Guest BLOGGER: Kristen Horne

PROJECT HELP: Year in Review (almost)

Project H.E.L.P (Homeless Experience Legal Protection) is preparing to celebrate one year of success in assisting Columbia area homeless people with their legal needs.  More than 50 attorneys have volunteered their time and expertise at the clinic to assist about 50 clients since November 2008, when the Richland County Bar, the Public Service Committee, and community sponsors launched the project.  Project H.E.L.P’s host for its first year has been St. Lawrence Place, a transitional housing facility for working homeless families in Columbia.  With a year of knowledge and experience, and outstanding assistance from the St. Lawrence Place staff, Project H.E.L.P. is preparing to move to a new location and broaden its client base.

Some exciting changes are in the works.  Beginning in November, Project H.E.L.P. will be hosted by Catholic Charities of the Midlands, on the corner of Assembly and Taylor Street.  This new central location downtown will make the clinic more accessible to clients with limited transportation.  In the past year Project H.E.L.P. has also developed relationships with more Midlands area organizations providing assistance to the homeless and is reaching out to those groups to identify clients who are in need of the clinic’s resources.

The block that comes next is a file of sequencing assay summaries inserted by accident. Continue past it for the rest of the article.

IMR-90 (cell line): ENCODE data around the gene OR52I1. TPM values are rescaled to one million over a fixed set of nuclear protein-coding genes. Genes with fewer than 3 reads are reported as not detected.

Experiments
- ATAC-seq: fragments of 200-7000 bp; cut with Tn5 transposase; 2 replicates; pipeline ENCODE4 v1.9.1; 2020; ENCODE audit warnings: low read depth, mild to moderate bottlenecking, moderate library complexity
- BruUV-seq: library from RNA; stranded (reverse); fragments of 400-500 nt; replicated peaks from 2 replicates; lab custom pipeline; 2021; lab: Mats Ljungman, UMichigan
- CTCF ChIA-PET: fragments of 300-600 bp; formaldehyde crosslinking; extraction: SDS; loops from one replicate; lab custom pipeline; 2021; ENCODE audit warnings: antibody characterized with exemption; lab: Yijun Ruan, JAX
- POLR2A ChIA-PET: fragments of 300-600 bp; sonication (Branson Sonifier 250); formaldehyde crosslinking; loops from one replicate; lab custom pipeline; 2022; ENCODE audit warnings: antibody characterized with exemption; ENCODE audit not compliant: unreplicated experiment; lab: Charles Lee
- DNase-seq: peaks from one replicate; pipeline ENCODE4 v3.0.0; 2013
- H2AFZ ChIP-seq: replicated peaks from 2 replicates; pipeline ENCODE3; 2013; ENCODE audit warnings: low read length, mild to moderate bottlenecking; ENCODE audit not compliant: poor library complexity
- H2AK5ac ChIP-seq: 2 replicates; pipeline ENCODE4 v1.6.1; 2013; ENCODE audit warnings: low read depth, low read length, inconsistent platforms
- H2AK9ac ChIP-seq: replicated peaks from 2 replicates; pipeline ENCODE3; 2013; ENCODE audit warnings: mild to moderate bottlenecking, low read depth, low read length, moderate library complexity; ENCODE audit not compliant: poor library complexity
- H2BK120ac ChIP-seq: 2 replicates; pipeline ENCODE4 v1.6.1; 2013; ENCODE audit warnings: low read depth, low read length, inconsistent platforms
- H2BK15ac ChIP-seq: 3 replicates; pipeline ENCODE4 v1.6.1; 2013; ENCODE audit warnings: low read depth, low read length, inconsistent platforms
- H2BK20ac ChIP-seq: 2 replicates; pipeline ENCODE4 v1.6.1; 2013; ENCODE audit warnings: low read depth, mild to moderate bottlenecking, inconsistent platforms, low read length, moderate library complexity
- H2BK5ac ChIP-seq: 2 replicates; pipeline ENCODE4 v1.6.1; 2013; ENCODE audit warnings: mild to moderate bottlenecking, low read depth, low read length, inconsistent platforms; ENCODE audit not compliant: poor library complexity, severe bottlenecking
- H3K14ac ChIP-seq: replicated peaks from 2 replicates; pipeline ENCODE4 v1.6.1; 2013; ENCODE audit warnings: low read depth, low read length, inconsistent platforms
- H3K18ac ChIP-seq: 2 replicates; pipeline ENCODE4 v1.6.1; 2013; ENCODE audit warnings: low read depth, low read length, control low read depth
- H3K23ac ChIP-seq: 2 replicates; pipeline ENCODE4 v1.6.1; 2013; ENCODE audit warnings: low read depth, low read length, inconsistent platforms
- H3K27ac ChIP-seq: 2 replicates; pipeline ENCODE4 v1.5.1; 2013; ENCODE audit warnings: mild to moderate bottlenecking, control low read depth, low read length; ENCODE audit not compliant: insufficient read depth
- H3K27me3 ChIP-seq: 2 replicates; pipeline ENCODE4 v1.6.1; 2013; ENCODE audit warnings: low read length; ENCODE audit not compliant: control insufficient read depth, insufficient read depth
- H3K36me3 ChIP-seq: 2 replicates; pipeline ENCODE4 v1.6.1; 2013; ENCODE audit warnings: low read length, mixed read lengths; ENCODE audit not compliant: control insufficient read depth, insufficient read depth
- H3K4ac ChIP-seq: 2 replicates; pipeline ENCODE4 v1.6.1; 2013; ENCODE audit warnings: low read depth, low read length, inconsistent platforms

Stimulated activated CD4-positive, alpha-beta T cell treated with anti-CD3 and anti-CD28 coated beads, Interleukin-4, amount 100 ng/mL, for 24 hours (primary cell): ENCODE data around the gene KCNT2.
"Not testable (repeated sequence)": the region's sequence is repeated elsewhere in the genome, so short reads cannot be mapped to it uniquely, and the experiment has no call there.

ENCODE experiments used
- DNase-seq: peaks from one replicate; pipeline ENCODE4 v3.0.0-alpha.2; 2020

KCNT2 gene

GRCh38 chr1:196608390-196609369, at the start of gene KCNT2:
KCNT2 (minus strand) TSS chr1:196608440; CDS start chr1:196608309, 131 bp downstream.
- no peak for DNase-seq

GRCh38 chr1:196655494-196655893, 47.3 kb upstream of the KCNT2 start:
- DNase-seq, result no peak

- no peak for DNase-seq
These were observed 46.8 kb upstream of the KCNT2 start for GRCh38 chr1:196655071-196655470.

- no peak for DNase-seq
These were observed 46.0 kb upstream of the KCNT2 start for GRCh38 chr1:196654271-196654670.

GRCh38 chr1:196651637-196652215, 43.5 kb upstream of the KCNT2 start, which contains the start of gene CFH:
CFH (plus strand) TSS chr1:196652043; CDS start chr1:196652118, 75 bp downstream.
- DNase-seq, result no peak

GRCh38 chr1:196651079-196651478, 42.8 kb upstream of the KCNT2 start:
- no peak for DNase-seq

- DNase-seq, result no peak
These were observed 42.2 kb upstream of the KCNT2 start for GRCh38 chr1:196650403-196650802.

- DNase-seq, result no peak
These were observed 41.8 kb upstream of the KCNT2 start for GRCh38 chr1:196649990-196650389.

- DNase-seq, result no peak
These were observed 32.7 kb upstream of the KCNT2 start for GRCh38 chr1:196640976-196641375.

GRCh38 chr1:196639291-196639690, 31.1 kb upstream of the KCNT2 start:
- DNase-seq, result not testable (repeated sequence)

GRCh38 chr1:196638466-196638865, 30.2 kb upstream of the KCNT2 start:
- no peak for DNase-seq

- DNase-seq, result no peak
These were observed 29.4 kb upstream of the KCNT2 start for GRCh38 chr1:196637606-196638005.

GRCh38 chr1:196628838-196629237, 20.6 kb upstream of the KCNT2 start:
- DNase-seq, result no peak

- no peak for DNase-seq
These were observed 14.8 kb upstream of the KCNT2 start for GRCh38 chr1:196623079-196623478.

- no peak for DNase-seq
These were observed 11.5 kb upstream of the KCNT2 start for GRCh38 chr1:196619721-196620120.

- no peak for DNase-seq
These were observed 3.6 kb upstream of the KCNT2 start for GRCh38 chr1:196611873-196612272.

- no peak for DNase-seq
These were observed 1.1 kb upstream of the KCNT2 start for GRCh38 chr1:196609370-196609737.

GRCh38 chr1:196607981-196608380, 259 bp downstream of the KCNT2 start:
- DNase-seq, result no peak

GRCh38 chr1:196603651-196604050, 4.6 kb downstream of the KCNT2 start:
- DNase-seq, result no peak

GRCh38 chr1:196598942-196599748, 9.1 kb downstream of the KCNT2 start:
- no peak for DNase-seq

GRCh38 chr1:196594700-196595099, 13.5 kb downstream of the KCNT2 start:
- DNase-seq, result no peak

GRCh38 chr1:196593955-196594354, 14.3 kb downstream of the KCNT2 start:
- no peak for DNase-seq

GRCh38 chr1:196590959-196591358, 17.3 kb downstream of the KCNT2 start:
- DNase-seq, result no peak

Ideally, the clinic will be staffed with five or six volunteers who will donate about two hours of their time on the third Thursday of the month.  The goal for 2009 is to serve between 12 and 15 clients each month.  Clients will continue to make appointments to meet with an attorney volunteer so that we can identify their legal need in advance and give the volunteers a bit of time to prepare to assist the clients.

Another exciting expansion comes in the form of certifying and retaining copies of identification documents for clients.  Homeless individuals often have a difficult time keeping their driver’s licenses, social security cards, and other government issued identification.  This identification is required to use many services, including staying in some shelters.  It can often take six weeks or more to replace lost or stolen identification.  Catholic Charities has graciously offered to maintain a file of certified copies of H.E.L.P. clients’ identification to be used in case those items are lost and need to be replaced.  Volunteers will be needed to notarize these copies.  This is a great opportunity for judges and judicial clerks, paralegals, and law students to give much-needed assistance to Project H.E.L.P. clients without giving any legal advice.  Also, if you have a locking file cabinet that you would like to donate for the project, please let us know.